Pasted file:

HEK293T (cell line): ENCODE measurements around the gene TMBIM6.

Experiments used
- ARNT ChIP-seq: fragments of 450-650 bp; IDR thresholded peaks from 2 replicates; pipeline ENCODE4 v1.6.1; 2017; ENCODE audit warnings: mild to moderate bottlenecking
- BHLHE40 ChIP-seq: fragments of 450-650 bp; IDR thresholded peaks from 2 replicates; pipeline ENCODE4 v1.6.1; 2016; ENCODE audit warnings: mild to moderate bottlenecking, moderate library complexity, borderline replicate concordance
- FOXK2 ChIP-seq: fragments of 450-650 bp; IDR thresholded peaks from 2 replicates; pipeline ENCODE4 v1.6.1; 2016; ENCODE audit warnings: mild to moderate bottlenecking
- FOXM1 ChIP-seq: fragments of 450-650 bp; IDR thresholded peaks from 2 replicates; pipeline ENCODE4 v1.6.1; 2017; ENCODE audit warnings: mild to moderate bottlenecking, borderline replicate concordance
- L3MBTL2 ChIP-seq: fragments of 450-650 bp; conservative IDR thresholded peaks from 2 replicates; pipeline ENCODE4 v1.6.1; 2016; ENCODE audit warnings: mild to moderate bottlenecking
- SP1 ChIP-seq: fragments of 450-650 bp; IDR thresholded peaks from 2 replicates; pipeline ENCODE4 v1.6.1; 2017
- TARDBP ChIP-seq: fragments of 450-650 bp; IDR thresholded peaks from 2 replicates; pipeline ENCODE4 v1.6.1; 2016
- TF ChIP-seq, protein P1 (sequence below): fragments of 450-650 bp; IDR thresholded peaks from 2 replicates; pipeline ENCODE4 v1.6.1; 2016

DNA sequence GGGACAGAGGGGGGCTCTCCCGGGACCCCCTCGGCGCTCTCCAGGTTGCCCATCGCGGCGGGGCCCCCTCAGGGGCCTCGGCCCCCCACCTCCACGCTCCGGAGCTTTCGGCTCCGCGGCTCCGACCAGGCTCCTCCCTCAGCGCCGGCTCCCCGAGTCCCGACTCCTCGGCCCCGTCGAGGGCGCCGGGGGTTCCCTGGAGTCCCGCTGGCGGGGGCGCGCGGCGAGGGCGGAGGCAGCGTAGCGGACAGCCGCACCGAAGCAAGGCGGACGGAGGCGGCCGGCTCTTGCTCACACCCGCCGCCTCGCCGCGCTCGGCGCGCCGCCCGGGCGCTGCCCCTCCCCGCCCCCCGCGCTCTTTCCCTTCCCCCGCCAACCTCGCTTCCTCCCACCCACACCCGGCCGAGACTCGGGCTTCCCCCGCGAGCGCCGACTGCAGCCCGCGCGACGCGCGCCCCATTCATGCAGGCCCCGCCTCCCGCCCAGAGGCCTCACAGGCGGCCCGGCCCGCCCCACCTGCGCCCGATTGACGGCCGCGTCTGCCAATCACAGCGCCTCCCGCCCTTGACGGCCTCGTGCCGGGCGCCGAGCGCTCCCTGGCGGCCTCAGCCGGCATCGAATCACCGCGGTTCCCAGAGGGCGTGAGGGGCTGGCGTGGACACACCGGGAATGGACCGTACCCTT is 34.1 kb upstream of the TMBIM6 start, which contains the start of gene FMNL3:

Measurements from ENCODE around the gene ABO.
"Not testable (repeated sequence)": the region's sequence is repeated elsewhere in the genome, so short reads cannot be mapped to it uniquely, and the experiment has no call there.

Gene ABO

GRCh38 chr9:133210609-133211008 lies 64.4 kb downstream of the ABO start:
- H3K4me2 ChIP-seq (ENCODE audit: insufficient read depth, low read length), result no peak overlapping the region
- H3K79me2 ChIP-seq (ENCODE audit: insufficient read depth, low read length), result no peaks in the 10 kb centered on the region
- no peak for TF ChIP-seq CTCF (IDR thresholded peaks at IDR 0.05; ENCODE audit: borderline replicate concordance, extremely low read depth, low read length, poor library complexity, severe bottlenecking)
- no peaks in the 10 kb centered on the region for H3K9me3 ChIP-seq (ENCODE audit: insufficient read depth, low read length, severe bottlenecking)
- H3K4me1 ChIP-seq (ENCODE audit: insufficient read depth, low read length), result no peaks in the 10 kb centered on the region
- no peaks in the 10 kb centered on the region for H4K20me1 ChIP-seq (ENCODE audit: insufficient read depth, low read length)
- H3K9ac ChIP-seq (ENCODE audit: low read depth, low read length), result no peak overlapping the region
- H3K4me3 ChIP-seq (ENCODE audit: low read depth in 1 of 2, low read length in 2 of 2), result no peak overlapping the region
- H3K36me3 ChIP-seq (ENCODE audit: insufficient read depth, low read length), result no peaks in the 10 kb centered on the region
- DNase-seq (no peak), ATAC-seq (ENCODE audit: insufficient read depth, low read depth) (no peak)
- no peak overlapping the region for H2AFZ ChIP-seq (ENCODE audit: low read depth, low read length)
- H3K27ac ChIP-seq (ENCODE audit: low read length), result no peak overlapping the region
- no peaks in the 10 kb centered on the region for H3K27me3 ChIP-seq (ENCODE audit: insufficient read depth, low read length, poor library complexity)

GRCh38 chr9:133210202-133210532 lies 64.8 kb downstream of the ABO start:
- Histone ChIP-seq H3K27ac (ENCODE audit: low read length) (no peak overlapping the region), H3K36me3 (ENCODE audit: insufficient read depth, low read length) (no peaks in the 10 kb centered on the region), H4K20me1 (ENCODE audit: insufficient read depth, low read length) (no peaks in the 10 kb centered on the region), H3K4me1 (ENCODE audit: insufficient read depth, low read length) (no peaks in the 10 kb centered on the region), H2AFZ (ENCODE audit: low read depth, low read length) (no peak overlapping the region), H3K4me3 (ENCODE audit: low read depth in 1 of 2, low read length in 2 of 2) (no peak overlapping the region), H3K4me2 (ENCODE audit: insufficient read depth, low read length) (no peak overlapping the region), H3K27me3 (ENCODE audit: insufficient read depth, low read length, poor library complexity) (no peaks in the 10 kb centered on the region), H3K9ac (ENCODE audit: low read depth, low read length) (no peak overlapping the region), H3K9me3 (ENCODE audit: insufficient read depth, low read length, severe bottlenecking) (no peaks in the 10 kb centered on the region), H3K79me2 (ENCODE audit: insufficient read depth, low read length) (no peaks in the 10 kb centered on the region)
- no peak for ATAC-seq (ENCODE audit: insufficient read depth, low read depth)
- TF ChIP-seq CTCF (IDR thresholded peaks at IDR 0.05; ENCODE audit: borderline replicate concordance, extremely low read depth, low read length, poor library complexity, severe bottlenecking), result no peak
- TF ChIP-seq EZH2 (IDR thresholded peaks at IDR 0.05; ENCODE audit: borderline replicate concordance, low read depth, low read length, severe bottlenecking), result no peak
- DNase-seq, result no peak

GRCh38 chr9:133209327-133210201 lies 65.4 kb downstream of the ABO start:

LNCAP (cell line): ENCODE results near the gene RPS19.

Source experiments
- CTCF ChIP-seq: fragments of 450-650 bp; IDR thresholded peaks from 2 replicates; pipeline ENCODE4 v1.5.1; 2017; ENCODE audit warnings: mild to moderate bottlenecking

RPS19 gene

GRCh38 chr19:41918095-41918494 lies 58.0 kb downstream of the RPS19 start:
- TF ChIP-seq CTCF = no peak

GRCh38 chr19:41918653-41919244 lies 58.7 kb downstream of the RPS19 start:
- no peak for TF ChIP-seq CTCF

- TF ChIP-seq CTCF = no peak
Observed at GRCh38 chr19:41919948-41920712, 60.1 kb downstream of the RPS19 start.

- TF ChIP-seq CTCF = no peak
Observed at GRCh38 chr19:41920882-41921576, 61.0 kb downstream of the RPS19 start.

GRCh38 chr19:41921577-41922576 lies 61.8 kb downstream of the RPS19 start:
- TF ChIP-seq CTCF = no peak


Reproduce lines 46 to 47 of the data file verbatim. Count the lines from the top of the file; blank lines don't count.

- TF ChIP-seq CTCF = no peak
Observed at GRCh38 chr19:41920882-41921576, 61.0 kb downstream of the RPS19 start.